dude: the OED has citations for the old male-only form of dude dating back to 1918 (!); its earliest citation for a gender-neutral dude is a 1974 description of campus slang at the University of North Carolina at Chapel Hill. (A later one is the 1995 comedy film Clueless.)
This can get awkward because dude is in fact quite frequently used (in nominative form) to refer specifically to males.
man: the gender neutrality of the usual noun man/Man can be possibly disputed, but in this case I mean the vocative form. OED’s entries (IV) 16 (a) and (b), specifically. 16a: Used to address a person (usually a man, but sometimes a woman or child) emphatically to indicate contempt, impatience, exhortation, etc. 16b: […] Also […] among African-Americans. Used to address a person (in many varieties of English, irrespective of sex) parenthetically without emphasis to indicate familiarity, amicability, or equality between the speaker and the person addressed. Now sometimes with loss of vocative force.
you guys: the standard third person plural vocative form of address (completely irrespective of the gender makeup of the group) in several English dialects, including that of the Bay Area (although some at UC Berkeley seem to insist on the foreign y’all, perhaps due to the perceived unfairness of referring to a mixed-gender group with guys). Whether guys itself can be gender-neutral is debatable; it can certainly be used in ways that are unambiguously male only (“guys and girls“). There is also the spurious debate as to whether it should be gender neutral, a debate that, for example, he has roundly lost. (The OED has excellent coverage of this.)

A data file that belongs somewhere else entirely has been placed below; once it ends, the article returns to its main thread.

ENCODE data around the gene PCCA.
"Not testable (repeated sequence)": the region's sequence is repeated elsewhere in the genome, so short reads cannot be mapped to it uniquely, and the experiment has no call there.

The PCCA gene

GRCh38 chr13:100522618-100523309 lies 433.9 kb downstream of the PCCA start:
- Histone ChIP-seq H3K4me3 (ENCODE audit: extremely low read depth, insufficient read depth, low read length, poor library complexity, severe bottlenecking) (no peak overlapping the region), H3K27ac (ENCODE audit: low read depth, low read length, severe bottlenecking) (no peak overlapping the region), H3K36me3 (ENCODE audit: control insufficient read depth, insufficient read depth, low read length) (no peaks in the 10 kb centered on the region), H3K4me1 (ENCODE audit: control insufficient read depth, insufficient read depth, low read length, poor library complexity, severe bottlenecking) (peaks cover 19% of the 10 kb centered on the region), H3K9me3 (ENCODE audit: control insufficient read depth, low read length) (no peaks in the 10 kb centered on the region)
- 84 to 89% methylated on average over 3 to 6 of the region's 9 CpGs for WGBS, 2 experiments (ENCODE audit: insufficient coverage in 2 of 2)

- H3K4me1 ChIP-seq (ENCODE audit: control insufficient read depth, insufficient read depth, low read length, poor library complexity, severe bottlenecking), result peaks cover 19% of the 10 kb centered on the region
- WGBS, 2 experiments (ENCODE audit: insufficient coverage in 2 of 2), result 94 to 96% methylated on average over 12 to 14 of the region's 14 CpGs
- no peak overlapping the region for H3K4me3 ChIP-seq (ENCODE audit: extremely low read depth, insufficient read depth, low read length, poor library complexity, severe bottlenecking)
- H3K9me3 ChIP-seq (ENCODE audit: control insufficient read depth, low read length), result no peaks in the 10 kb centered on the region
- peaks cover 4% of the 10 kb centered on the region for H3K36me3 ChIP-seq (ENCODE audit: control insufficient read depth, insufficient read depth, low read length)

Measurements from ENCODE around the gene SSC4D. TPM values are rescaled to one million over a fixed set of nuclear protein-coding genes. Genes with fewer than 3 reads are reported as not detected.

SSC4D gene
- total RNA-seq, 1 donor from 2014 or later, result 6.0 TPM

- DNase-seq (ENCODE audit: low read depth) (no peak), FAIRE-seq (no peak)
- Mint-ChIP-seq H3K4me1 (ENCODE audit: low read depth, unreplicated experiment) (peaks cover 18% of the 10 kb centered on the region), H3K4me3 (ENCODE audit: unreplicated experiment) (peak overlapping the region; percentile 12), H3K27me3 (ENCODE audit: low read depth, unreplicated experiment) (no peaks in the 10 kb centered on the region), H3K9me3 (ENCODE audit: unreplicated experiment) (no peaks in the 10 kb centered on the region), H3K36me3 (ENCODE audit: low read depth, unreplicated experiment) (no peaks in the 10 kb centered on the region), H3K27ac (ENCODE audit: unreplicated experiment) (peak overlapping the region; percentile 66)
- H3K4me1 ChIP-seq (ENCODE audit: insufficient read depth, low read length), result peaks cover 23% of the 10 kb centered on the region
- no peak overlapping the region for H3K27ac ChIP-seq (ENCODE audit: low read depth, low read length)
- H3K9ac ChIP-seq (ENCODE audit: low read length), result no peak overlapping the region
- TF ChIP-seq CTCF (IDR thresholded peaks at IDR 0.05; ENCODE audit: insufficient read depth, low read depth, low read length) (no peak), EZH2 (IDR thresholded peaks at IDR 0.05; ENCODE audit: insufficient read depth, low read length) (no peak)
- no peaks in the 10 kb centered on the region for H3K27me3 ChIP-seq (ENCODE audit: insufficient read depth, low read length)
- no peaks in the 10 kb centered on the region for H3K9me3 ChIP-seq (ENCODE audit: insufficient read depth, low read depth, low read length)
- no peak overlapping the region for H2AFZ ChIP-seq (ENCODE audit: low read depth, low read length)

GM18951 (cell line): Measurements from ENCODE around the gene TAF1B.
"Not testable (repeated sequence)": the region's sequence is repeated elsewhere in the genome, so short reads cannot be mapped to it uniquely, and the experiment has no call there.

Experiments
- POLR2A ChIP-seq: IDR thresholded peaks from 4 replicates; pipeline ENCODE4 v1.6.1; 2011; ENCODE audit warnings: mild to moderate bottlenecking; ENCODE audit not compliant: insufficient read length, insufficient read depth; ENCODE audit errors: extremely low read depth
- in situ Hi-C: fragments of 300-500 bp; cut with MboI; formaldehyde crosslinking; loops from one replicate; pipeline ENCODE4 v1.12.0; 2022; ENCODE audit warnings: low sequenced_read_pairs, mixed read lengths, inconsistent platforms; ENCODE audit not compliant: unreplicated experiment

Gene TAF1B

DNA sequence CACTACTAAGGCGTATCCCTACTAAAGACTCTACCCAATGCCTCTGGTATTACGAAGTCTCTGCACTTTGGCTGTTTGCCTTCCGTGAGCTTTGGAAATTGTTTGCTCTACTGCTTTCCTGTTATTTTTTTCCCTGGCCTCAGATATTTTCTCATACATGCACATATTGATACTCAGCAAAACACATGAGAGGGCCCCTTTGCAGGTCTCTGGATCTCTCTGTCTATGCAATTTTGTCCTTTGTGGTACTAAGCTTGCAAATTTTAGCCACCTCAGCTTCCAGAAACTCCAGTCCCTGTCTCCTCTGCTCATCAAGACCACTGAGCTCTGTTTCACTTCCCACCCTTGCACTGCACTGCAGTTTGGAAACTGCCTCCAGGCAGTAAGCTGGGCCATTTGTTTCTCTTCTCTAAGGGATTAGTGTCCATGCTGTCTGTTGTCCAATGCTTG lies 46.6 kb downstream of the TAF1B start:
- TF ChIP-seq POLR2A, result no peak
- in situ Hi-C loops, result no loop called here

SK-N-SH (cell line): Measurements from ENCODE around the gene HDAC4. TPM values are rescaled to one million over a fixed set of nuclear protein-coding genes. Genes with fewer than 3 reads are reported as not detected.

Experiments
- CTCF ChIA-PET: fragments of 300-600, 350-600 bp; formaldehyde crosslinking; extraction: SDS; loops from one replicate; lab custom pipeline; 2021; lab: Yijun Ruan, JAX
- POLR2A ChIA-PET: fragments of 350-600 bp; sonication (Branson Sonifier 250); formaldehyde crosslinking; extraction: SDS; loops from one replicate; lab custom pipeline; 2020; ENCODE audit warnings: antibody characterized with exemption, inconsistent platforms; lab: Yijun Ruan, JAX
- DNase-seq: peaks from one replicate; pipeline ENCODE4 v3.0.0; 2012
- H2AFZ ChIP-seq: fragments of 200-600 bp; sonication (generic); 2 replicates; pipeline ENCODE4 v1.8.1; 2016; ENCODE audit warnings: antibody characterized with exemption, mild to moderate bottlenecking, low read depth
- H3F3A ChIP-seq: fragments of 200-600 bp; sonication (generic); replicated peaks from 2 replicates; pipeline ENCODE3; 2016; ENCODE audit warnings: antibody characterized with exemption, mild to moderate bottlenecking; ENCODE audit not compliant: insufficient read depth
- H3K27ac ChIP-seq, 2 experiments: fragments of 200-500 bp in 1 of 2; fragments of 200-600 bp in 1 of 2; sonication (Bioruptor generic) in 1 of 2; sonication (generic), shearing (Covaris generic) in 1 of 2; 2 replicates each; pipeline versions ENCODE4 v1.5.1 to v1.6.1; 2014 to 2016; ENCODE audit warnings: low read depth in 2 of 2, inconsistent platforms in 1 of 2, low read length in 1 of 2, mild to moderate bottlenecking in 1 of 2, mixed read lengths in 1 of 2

Singular guy I think it is safe to call strictly male only.
girl: (in the vocative; occasionally written gurl, or even qurl; see the Cognoīntellectualist’s Dictionary) OK I’m sort of joking about this one. I once heard it used by a girl talking to a guy (in place of the more standard “Dude… ” or the more vulgar “Bitch…“). She realized it was an unacceptable* usage, apologized, and continued using it anyway. Perhaps it will catch on.
*in the grammatical sense, not in any moral sense
fanboy: Unfortunately in this instance the OED, American Heritage Dictionary, and Merriam Webster all have this one wrong, as they all specifically limit fanboy to males, perhaps in a mistaken belief that a female fanboy must be referred to as a fangirl, a word which also appears in all three (and is not gender-neutral).
Urban Dictionary, interestingly, does have this one correct*, as none of the entries for fanboy mention any restriction to males. (Then again, “there are no girls on the internet”1.) Fangirl is explicitly limited to females.
*This situation is surprisingly common for recent-ish colloquial usages.
My only actual citation for this is the short self-bio given by Michele Titolo in reddit’s announcement of her hiring (along with several others), where she describes herself as “reddit’s new Certified Apple Fanboy™…er iOS Software Engineer“. (As a sidenote, I had to look her up to ensure that she was actually female, as Wikipedia warns that Michele is a male given name in Italian. Although I suppose the mention of /r/TrollXChromosomes was a giveaway.)
There are undoubtedly many more.